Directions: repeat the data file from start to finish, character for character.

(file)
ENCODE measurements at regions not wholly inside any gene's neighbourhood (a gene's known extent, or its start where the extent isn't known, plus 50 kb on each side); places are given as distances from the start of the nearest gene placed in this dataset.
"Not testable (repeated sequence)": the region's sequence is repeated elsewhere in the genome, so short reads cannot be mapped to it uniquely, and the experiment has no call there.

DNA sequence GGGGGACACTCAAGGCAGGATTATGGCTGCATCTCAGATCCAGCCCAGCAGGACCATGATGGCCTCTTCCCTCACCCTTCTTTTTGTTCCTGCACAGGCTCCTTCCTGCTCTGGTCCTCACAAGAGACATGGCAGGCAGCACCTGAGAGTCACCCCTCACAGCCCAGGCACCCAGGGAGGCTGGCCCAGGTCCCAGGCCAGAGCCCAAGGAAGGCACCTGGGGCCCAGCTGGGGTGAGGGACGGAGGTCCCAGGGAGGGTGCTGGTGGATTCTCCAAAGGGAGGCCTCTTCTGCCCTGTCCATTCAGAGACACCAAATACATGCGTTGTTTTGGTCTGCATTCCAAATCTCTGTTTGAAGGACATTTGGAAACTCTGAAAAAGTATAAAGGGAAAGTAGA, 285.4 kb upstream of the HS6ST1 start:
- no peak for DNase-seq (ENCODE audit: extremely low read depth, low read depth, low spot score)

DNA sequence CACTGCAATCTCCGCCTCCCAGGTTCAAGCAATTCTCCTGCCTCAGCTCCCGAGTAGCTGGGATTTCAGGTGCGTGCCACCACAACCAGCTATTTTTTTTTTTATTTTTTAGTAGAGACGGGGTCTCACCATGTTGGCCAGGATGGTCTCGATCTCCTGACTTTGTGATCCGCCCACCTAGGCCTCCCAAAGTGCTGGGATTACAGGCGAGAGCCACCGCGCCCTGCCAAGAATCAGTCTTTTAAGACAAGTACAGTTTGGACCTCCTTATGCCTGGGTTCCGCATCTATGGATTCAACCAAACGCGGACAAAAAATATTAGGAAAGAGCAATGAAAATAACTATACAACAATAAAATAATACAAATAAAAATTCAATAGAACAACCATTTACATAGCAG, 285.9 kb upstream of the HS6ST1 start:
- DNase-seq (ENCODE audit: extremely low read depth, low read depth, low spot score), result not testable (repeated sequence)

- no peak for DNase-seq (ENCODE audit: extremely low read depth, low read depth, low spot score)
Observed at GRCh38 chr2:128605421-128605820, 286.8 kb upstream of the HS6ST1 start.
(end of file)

ENCODE measurements at regions not wholly inside any gene's neighbourhood (a gene's known extent, or its start where the extent isn't known, plus 50 kb on each side); places are given as distances from the start of the nearest gene placed in this dataset.
"Not testable (repeated sequence)": the region's sequence is repeated elsewhere in the genome, so short reads cannot be mapped to it uniquely, and the experiment has no call there.

DNA sequence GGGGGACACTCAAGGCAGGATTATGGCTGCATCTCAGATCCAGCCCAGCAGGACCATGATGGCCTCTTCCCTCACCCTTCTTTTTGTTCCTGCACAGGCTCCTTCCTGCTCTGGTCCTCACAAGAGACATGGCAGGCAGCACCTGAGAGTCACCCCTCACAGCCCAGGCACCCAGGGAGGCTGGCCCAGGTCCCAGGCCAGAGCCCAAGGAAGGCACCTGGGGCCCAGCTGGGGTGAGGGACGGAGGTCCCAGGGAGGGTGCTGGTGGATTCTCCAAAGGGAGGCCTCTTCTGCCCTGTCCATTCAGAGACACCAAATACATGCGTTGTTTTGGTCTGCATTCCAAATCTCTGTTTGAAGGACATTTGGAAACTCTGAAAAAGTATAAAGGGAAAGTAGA, 285.4 kb upstream of the HS6ST1 start:
- no peak for DNase-seq (ENCODE audit: extremely low read depth, low read depth, low spot score)

DNA sequence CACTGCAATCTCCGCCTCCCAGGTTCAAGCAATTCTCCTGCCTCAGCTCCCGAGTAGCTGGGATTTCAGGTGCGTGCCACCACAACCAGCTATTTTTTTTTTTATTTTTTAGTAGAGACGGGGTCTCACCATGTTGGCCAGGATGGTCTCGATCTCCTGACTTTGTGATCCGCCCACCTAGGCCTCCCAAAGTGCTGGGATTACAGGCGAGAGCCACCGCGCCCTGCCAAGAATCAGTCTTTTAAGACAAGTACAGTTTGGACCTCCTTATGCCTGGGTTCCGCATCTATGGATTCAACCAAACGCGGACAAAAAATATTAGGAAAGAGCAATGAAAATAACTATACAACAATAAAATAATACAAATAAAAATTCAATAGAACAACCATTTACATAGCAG, 285.9 kb upstream of the HS6ST1 start:
- DNase-seq (ENCODE audit: extremely low read depth, low read depth, low spot score), result not testable (repeated sequence)

- no peak for DNase-seq (ENCODE audit: extremely low read depth, low read depth, low spot score)
Observed at GRCh38 chr2:128605421-128605820, 286.8 kb upstream of the HS6ST1 start.